U.K.-based cryptocurrency exchange Coinfloor has announced that it will be launching a physically settled bitcoin futures next month, making it a first.
Speaking at the Futures Industry Association’s annual conference in Boca Raton, Florida, Mark Lamb, co-founder of Coinfloor, said to Reuters that:
When you talk to the liquidity providers, they all say the same thing, which is they want a physically delivered futures contract so they can hedge their exposure across exchanges.
In December, Chicago-based registered exchange CME Group Inc and Cboe Global Markets Inc started offering exposure to cryptocurrencies such as bitcoin. Bitmex, CryptoFacilities also offer bitcoin futures, whereas Wall Street investment firm Cantor Fitzgerald self-certified a new contract for binary options tied to bitcoin, as announced by the U.S. Commodities Futures Trading Commission (CFTC). This makes Coinfloor, at least, the sixth company to list a product offering exposure to digital currencies.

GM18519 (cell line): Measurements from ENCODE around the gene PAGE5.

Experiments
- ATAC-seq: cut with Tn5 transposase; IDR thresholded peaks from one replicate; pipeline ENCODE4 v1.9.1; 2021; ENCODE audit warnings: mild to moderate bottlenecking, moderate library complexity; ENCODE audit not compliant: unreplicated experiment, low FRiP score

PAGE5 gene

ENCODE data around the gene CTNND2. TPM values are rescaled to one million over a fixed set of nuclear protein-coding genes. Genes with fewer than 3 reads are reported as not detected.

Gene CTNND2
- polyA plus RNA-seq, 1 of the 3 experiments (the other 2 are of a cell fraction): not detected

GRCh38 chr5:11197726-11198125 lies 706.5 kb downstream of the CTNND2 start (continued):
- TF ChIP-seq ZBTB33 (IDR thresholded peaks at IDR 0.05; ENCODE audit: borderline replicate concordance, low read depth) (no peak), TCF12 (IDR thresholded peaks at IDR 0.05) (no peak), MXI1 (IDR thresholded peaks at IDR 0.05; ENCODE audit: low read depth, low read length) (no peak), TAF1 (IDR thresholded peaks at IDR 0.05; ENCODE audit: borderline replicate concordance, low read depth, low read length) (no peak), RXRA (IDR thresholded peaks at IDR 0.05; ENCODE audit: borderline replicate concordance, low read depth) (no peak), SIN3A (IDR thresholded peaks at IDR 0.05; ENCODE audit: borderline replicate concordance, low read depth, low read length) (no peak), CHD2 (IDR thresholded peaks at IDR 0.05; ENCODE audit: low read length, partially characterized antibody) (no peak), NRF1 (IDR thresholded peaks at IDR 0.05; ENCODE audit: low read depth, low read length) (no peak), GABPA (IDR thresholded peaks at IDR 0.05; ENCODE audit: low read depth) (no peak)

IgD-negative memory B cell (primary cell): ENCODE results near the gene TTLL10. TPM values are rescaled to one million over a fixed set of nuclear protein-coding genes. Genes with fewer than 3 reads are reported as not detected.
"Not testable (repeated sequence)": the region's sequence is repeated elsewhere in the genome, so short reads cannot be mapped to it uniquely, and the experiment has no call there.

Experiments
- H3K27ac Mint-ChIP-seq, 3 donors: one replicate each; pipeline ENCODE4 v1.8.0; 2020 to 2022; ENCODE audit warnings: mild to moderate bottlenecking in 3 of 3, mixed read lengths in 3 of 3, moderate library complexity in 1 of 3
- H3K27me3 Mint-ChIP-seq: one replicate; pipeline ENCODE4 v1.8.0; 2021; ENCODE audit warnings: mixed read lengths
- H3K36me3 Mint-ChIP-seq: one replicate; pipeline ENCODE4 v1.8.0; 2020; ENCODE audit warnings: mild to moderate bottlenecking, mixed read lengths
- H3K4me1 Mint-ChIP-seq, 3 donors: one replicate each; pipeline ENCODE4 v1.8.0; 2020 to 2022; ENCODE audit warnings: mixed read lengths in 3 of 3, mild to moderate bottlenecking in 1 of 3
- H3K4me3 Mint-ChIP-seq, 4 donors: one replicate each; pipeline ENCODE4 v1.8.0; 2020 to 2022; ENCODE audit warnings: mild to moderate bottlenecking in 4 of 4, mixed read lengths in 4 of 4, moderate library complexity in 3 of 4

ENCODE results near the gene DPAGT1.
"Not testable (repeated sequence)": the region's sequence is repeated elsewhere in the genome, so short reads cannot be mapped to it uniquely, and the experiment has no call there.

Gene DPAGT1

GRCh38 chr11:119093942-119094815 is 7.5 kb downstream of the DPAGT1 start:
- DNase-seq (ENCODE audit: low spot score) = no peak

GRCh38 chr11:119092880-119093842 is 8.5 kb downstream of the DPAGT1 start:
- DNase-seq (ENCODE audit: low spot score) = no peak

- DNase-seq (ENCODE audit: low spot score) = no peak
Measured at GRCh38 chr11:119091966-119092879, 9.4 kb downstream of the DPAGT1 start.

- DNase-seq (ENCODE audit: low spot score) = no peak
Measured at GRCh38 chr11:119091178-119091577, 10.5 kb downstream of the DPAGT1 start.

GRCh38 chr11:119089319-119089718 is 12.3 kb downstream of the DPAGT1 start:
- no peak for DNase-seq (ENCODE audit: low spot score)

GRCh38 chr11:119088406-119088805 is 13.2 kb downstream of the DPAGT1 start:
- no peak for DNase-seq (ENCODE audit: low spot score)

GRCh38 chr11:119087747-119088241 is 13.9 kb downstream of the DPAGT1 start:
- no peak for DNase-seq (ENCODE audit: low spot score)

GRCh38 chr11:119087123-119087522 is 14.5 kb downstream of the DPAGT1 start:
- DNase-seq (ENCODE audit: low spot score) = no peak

However, unlike the aforementioned organisations, which deliver cash settled contracts, Coinfloor will be providing physically settled contracts. This means that when the contract expires, the asset that is being traded – bitcoin – will be delivered.
According to Lamb, there has been cause for concern among investors and large proprietary trading firms regarding cash settlements, with many believing that they can easily be manipulated. He is of the opinion that individuals may try to move the price of the indexes or auctions on spot exchanges that set futures prices in their favour.
After the first day of trading for the Cboe exchange in December, the platform saw the price of bitcoin jump in value by $1,000, pushing the price of one coin to above $17,000.
However, the idea of bitcoin futures is still looked at with some concern. In response, in January, J. Christopher Giancarlo, the chair of the CFTC, announced that the regulator would be developing a ‘heightened review‘ process for how cryptocurrency derivatives, such as bitcoin futures, come to the market.
The regulator has also come under fire in the past from the Futures Industry Association (FIA) for allegedly not consulting with the organisation regarding the CME and Cboe product launches. According to the FIA, the agency rushed through the process by permitting the exchanges to ‘self-certify‘ their bitcoin futures contracts.
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